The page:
Swath timing key to maximizing yields in stagey canola

Assess your crop’s maturity properly before you roll

As harvest equipment rolls across the west this month, it will be moving into fields where some plants are ready for cutting and others are not even close. Sometimes pods on the same plant will have wildly varying maturities. Because canola crops are so stagey, determining when to swath and when to wait is keeping more than a few farmers up at night.

So I will get right to the point:

DO NOT RELY ON POD COLOUR. Purpling can be a result of sun exposure rather than an indicator of ripeness.

Get out of the truck and open up some pods. Before you swath, seeds from pods on the main stem must be changing colour, and seeds from pods on side branches must at least be firm and not mushy.

You’re trying to find the sweet spot for timing where you can maximize maturity without waiting so long you’ll be at risk of frost.

You will recall that we got to this point after a dry early spring that was followed by lots of insect pressure. This made for thinner plant stands, which received lots of rain from July on. This made the plants that survived grow big and bushy. Normally, thicker plant stands prevent extra branching on canola plants. That’s where the ideal plant density of 5-10 plants per square foot is important.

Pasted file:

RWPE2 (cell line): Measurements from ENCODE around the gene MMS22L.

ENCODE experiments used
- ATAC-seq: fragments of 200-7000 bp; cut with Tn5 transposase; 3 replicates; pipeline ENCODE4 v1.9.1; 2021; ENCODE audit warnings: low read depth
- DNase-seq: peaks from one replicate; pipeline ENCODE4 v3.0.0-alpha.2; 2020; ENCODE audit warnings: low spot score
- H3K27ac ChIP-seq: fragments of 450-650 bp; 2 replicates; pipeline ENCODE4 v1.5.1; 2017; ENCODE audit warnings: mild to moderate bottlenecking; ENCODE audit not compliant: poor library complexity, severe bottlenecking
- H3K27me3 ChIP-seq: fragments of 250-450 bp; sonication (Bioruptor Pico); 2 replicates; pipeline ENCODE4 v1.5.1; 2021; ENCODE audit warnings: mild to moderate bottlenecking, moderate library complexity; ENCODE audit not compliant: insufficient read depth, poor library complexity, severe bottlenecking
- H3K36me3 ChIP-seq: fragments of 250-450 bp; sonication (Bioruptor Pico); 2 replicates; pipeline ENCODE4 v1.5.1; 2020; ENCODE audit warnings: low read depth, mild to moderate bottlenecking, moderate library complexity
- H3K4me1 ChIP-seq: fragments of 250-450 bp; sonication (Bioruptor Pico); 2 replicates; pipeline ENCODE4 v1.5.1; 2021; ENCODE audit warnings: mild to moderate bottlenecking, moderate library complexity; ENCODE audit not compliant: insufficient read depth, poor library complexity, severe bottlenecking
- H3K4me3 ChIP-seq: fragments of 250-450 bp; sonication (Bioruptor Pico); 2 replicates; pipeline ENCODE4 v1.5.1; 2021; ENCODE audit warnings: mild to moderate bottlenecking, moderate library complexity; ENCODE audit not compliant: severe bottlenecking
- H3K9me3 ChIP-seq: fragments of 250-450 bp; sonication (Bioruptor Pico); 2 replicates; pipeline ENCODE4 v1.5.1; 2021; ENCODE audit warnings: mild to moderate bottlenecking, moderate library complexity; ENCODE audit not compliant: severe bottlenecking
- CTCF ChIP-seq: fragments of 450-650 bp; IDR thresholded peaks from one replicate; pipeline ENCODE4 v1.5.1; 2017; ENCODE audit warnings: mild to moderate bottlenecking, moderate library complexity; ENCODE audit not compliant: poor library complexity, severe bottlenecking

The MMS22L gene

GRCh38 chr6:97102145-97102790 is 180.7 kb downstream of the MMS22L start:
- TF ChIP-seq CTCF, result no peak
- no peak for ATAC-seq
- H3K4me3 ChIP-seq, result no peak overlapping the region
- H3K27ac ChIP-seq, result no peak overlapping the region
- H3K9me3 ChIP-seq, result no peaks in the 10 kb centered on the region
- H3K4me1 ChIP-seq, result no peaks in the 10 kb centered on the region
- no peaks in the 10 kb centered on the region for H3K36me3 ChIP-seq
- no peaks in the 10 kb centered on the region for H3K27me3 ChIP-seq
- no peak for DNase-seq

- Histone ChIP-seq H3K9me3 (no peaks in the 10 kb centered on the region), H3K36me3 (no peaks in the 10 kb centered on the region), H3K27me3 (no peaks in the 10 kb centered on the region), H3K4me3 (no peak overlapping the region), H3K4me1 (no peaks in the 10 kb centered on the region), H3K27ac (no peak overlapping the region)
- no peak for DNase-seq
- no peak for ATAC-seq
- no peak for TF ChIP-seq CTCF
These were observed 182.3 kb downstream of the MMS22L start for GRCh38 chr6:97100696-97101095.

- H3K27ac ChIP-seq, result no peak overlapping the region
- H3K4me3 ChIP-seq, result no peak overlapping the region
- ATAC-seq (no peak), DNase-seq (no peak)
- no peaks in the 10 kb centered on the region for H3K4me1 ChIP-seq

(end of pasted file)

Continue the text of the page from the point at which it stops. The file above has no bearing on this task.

Now it’s getting quite late in the season, and cooler, wetter conditions mean plants are still growing. There has been no major frost yet, but a lot of canola growers are getting antsy! I’m seeing pics online of farmers swathing bright green canola, and it’s keeping me up at night.

Here’s why: If you cut canola too early you’re taking a big yield hit. If you swath at 60% seed colour change you’re getting 8-10% more yield than if you swath at 30% seed colour change (Source: Canola Council of Canada).

The biggest risk of swathing too early is loss of yield, followed by loss of quality. Either way, it comes down to leaving dollars in the field.

If you have questions about assessing the maturity of your canola crop, contact your local Cargill rep. We can help stage this year’s crop and plan to get next year’s off to a great start.

Simon North

This British ex-pat specializes in Canadian in-crop chemistry, herbicides and canola production. Simon joined Cargill in 2014 after managing a large corporate farm in Saskatchewan. Prior to that, he worked for B.C.’s Minister of Agriculture. Simon specializes in in-crop chemistry, herbicides and canola production. “Canola needs the most attention; there is always something to do with it,” says Simon. “It’s the most expensive to grow, but we can also get the most output from it.” Simon has been following canola breeding and innovation for many years. He first fell in love with agriculture when working on a farm in the U.K. following high school. There, and while completing his Bachelor of Science in Agriculture degree at Harper Adams University near Birmingham, he learned about oilseed rape production. “It’s interesting to see how it’s evolved and what’s in the pipeline.“

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